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The BBC's Sue Littlemore reports
"Student representatives have reacted with horror"
 real 28k

Friday, 25 February, 2000, 07:41 GMT
Students want ban on 'top-up fees'

University College London
University College London: part of the prestigious 'Russell Group'


Student leaders are calling on universities to commit themselves to rejecting any attempts to introduce 'top-up fees'.

The National Union of Students is worried that leading universities are planning to increase their budgets by levying a fee from students - in addition to tuition fees and living costs covered by student loans.

The top-up fee system would allow universities to set their own charges, allowing them to raise the extra funds that universities say they need for research projects and to retain senior academics.

Opponents of such a scheme say that this would put the most prestigious universities beyond the financial reach of many students and would create a two-tier system based on wealth rather than ability.

'Equality, not elitism'

The government has consistently opposed the use of top-up fees, with the Education Secretary David Blunkett re-iterating his own opposition last week.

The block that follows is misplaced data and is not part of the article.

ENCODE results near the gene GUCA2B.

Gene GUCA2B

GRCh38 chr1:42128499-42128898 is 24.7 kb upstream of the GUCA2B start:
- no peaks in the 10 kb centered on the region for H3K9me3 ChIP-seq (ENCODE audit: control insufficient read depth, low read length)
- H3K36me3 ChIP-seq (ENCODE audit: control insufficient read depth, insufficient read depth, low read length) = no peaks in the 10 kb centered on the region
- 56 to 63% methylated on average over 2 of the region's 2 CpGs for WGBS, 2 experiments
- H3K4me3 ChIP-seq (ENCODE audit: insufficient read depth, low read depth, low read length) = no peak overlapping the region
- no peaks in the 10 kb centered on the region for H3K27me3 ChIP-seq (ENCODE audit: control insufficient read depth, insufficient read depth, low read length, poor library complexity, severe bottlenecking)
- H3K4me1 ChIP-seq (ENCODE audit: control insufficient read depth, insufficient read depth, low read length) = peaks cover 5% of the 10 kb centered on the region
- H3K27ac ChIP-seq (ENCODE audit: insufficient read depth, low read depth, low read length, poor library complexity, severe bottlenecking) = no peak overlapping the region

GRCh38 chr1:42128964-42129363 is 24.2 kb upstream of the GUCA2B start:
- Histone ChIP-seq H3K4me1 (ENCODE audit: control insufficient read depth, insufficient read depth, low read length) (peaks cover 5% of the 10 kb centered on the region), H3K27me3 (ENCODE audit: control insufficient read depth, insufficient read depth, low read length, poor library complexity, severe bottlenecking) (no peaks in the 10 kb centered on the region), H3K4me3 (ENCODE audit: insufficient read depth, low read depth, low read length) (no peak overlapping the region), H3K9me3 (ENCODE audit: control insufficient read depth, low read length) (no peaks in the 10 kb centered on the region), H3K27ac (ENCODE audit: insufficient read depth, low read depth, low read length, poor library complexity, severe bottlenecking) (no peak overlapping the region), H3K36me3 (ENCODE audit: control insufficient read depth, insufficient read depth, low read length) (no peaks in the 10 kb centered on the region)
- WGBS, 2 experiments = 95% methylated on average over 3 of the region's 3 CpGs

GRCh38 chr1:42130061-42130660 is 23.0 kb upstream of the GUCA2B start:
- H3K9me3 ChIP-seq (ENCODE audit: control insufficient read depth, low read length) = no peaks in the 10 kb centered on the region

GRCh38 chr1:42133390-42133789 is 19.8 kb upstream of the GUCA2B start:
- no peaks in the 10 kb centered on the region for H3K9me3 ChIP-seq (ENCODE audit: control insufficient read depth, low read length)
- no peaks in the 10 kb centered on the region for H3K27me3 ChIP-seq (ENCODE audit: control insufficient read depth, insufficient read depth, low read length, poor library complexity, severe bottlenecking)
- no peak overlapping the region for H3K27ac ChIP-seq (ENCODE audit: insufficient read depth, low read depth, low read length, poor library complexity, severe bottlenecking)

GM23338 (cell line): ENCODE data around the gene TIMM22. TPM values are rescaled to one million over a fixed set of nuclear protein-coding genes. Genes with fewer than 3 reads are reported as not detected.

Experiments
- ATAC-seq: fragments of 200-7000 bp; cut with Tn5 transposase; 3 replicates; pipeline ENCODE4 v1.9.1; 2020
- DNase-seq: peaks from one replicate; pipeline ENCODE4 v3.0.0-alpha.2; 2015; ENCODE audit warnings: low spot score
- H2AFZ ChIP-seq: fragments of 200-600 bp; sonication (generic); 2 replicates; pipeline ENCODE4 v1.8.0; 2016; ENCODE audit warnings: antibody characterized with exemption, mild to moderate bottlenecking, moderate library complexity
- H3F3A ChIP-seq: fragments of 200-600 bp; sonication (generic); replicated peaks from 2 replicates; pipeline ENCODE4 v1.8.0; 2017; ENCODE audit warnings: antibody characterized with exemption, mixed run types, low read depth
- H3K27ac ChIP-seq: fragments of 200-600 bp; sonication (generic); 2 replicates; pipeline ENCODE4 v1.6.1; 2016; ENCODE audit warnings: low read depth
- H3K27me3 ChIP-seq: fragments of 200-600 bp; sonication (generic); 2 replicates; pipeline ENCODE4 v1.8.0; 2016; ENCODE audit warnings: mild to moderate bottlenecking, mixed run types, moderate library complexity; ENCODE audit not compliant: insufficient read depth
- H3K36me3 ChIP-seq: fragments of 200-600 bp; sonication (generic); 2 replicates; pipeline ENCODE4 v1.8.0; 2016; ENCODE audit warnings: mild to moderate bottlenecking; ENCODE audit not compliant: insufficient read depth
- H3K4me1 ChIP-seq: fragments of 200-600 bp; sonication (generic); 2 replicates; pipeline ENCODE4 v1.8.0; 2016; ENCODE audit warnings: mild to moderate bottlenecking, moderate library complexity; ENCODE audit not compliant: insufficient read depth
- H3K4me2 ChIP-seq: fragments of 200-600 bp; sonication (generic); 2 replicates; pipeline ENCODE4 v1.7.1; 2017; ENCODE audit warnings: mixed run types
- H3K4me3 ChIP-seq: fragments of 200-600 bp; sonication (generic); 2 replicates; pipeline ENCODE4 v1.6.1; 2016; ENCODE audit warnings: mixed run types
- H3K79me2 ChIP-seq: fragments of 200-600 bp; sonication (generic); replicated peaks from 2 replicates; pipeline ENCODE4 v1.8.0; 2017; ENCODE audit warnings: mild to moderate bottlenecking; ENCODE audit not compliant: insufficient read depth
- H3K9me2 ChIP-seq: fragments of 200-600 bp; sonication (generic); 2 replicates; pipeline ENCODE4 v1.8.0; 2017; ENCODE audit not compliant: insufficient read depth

But the NUS is concerned there is a long-term drift towards placing entry charges on students - following the precedent set by tuition fees - and has supported an early-day motion in the House of Commons declaring opposition to top-up fees, signed by 38 MPs.

The union is calling on universities to commit themselves to a system based on "equality, not elitism". The arrival of top-up fees would end the principle of equal access to higher education, says the union.

"Top-up fees would take higher education back into the dark ages of elitism and social privilege. They would be a barrier to access and would create a system which discriminated against students from less well off backgrounds," said the union's president, Andrew Pakes.

Representatives of a group of leading universities - known as the Russell Group after the London hotel in which they have met - discussed top-up fees on Friday, at the University of Warwick.

Following the meeting, the group said it had agreed to commission a team of economists to undertake a full appraisal of different funding options and the practical implications of their implementation.

A statement released by the University of Warwick said: "The vice-chancellors confirmed that the only system acceptable to them would guarantee access to higher education for all students that could benefit from the opportunity, regardless of personal circumstances."
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See also:
10 Aug 99 |  Education
How top colleges perpetuate elitism
03 Feb 00 |  Education
Students owe £3m tuition fees
21 Dec 99 |  Education
Students want fees reform for all UK
18 May 99 |  Education
Graduates in debt

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